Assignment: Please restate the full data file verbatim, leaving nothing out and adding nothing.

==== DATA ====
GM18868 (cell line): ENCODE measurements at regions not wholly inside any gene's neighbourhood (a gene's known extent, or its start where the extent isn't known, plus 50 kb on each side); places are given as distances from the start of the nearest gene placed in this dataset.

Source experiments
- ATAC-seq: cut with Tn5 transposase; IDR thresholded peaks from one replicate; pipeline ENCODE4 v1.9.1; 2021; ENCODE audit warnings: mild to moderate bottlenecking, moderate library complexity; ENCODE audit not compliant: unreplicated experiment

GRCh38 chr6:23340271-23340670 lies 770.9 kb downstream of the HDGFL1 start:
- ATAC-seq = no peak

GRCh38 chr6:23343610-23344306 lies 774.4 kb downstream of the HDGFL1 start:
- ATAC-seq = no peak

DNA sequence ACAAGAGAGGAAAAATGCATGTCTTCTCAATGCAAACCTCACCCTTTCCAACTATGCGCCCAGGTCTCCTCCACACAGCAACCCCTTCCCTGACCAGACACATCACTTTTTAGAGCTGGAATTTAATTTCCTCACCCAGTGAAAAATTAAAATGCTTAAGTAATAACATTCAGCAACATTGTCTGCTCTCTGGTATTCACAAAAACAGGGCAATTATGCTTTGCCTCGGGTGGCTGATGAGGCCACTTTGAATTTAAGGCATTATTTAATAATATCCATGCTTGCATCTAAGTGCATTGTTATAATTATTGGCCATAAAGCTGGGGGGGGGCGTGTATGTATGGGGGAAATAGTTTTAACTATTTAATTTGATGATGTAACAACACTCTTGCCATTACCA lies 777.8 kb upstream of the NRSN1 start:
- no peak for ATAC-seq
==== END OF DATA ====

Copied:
GM18868 (cell line): ENCODE measurements at regions not wholly inside any gene's neighbourhood (a gene's known extent, or its start where the extent isn't known, plus 50 kb on each side); places are given as distances from the start of the nearest gene placed in this dataset.

Source experiments
- ATAC-seq: cut with Tn5 transposase; IDR thresholded peaks from one replicate; pipeline ENCODE4 v1.9.1; 2021; ENCODE audit warnings: mild to moderate bottlenecking, moderate library complexity; ENCODE audit not compliant: unreplicated experiment

GRCh38 chr6:23340271-23340670 lies 770.9 kb downstream of the HDGFL1 start:
- ATAC-seq = no peak

GRCh38 chr6:23343610-23344306 lies 774.4 kb downstream of the HDGFL1 start:
- ATAC-seq = no peak

DNA sequence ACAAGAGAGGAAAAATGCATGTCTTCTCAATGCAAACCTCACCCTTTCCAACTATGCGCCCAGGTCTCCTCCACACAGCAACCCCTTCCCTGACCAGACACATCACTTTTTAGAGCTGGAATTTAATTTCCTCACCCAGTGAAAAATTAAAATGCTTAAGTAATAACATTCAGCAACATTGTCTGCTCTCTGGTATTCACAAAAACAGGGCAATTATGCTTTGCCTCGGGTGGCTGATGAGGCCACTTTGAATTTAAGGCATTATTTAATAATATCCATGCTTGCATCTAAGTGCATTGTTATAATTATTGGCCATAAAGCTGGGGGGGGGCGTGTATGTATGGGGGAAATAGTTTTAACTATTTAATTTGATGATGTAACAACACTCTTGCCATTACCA lies 777.8 kb upstream of the NRSN1 start:
- no peak for ATAC-seq